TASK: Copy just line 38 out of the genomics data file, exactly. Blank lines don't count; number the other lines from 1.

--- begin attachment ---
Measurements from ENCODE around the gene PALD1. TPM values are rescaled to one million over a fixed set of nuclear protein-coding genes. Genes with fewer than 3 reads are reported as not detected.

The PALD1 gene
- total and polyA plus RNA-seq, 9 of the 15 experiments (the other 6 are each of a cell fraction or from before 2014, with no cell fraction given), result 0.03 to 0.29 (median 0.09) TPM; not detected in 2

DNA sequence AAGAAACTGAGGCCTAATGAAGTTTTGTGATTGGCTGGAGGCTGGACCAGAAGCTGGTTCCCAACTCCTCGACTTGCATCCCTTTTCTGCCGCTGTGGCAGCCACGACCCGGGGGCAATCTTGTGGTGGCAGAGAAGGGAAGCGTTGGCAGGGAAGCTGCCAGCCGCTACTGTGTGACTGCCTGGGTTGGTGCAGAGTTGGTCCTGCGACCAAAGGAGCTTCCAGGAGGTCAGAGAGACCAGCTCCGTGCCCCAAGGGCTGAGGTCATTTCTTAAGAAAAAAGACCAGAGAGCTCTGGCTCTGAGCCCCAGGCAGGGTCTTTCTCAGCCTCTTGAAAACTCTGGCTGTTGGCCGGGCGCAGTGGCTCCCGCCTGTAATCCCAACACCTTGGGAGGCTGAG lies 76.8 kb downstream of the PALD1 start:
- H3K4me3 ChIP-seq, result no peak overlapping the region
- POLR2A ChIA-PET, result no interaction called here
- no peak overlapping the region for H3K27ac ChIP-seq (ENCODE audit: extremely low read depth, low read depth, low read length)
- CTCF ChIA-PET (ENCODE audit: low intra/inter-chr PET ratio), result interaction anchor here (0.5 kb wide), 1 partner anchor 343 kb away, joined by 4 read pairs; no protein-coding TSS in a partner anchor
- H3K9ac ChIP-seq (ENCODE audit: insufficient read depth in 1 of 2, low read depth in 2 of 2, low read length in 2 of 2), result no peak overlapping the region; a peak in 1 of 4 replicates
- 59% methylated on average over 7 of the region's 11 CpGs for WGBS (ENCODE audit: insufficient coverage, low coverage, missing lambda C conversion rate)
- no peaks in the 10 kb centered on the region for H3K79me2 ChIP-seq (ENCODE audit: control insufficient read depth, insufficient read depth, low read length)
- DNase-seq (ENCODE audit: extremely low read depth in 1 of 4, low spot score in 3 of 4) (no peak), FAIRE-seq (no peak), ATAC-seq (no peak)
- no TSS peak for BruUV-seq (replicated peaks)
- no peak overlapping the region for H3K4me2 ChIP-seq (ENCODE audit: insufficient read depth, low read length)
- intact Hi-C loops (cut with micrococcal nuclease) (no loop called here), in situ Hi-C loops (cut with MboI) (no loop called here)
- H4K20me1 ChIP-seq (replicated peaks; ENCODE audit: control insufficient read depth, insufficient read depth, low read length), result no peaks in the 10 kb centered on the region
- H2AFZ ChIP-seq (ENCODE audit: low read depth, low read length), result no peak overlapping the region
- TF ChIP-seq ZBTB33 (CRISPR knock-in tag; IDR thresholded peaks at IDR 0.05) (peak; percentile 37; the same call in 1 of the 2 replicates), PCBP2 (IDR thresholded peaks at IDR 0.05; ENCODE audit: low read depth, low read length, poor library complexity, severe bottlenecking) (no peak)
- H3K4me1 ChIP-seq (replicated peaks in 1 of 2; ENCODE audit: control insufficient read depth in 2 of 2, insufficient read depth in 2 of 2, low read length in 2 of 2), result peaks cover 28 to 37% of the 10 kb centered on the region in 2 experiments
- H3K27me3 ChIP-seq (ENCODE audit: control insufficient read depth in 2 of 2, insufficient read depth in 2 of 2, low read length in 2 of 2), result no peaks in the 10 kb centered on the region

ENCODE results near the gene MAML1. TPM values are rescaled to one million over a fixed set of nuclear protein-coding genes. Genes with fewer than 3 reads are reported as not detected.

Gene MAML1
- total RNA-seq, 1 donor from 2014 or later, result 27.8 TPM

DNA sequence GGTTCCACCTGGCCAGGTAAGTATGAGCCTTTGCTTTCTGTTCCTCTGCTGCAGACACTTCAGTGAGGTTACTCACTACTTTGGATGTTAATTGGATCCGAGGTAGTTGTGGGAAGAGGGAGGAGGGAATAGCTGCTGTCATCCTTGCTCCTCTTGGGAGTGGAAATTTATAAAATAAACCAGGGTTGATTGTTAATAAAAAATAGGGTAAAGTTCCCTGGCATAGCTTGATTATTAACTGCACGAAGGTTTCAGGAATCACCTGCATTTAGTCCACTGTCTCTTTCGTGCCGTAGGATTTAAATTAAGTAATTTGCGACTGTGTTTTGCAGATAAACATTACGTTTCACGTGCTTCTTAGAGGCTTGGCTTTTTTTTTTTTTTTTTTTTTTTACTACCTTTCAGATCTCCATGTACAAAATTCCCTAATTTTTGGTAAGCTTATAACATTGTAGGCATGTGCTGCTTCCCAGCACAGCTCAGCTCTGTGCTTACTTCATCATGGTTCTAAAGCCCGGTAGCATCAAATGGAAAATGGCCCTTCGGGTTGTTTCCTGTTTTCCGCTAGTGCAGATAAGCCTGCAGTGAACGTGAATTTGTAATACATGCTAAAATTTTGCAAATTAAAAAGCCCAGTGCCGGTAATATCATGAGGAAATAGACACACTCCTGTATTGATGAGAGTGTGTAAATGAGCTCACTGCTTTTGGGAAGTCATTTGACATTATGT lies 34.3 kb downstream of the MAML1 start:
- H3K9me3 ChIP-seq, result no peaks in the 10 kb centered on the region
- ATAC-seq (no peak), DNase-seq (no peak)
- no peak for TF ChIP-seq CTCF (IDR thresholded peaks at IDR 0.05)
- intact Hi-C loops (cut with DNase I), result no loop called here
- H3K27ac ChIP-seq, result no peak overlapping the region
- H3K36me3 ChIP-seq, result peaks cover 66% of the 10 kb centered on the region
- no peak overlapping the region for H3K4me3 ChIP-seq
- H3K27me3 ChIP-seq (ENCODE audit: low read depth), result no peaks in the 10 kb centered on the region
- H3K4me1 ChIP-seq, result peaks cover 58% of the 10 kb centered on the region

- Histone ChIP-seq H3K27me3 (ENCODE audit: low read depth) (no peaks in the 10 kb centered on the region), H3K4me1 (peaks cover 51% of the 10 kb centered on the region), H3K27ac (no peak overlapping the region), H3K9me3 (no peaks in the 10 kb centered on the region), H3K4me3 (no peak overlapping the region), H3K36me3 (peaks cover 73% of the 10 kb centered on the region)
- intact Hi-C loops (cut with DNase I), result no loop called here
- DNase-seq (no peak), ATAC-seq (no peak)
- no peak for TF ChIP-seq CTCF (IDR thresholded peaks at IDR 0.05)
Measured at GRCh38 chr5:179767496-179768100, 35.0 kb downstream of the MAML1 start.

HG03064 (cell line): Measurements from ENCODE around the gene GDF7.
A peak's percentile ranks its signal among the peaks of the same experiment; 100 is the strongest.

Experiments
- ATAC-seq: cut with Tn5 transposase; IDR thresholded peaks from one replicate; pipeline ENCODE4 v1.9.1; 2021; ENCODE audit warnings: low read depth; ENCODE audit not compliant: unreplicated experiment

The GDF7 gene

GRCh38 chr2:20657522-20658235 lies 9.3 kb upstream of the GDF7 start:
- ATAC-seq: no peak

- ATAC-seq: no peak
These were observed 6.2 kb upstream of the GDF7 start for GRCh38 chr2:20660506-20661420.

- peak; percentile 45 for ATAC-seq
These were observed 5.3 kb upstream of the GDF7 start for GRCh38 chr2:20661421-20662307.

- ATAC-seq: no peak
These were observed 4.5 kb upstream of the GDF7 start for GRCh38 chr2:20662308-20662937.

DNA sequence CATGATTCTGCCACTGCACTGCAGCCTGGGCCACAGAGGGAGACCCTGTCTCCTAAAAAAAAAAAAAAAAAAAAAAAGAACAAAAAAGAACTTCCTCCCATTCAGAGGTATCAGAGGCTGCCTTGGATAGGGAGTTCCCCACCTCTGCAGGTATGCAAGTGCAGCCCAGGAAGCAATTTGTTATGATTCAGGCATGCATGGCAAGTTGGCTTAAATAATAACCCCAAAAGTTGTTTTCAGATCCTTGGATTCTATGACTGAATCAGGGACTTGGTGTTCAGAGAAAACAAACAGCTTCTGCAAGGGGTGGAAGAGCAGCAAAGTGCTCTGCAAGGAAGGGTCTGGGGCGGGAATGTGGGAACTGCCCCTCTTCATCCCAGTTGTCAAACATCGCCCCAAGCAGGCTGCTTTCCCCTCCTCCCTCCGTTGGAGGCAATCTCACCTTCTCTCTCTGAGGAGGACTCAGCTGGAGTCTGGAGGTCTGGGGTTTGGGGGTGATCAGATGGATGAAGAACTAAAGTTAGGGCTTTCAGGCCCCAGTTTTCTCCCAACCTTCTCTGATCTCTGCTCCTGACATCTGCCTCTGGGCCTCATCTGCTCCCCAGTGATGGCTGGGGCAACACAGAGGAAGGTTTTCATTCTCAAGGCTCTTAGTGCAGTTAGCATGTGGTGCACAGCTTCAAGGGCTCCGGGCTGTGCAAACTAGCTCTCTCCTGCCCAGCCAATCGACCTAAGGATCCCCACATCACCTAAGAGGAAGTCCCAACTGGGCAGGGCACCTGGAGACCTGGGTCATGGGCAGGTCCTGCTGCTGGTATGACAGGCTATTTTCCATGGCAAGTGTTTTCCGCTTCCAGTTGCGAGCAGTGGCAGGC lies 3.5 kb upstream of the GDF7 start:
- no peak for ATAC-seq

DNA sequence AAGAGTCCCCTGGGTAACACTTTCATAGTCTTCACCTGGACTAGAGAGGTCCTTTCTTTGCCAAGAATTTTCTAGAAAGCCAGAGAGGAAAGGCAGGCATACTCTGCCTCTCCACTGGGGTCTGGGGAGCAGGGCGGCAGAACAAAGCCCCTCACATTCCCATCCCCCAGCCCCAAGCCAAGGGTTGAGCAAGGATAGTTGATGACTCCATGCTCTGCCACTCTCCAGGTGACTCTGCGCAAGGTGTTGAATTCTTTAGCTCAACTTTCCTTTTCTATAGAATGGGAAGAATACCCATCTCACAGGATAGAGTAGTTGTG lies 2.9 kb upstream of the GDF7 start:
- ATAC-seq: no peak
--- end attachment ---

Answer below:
Measured at GRCh38 chr5:179767496-179768100, 35.0 kb downstream of the MAML1 start.